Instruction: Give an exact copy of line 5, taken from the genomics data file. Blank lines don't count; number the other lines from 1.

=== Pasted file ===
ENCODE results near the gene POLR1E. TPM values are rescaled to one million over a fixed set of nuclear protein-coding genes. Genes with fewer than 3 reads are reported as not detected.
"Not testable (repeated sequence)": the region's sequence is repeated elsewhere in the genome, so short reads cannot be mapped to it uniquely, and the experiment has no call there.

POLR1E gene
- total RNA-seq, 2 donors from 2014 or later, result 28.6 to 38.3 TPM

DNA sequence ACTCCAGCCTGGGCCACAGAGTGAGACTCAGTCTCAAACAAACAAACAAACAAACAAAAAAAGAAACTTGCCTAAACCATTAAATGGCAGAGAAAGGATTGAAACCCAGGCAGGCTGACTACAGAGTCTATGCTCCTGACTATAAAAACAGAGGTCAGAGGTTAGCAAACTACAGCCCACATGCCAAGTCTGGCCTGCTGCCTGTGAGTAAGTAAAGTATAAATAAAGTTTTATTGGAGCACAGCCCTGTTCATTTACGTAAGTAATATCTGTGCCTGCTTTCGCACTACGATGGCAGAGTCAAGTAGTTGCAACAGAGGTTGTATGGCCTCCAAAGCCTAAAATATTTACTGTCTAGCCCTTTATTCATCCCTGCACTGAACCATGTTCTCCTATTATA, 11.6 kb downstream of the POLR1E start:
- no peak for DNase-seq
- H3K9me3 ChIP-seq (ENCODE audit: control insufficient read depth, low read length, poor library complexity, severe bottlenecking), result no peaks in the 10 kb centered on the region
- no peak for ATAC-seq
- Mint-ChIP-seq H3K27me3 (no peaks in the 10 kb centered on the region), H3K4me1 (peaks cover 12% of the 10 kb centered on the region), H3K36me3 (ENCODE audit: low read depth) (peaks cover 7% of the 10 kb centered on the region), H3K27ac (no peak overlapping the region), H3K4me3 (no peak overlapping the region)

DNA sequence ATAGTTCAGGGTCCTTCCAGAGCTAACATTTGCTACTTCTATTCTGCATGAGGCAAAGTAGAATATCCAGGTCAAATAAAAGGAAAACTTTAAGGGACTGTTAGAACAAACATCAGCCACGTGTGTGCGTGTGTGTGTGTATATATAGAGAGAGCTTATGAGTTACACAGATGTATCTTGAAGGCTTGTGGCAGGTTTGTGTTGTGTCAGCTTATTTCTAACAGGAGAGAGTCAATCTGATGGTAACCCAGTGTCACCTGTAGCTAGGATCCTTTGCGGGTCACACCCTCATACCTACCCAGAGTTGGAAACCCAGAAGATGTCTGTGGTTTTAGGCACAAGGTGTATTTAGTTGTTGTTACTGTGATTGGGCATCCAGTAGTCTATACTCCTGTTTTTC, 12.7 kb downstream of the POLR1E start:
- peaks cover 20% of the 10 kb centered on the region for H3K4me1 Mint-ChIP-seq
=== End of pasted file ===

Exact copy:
DNA sequence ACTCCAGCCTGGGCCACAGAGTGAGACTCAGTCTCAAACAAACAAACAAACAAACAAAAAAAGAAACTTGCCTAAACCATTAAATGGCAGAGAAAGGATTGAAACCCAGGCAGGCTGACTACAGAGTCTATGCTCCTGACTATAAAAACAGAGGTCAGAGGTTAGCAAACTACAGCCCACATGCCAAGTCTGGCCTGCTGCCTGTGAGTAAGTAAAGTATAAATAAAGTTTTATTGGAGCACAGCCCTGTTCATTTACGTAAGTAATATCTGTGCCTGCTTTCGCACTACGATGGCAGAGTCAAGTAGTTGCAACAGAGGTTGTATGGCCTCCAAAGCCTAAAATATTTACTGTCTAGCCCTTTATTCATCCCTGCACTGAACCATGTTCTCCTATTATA, 11.6 kb downstream of the POLR1E start: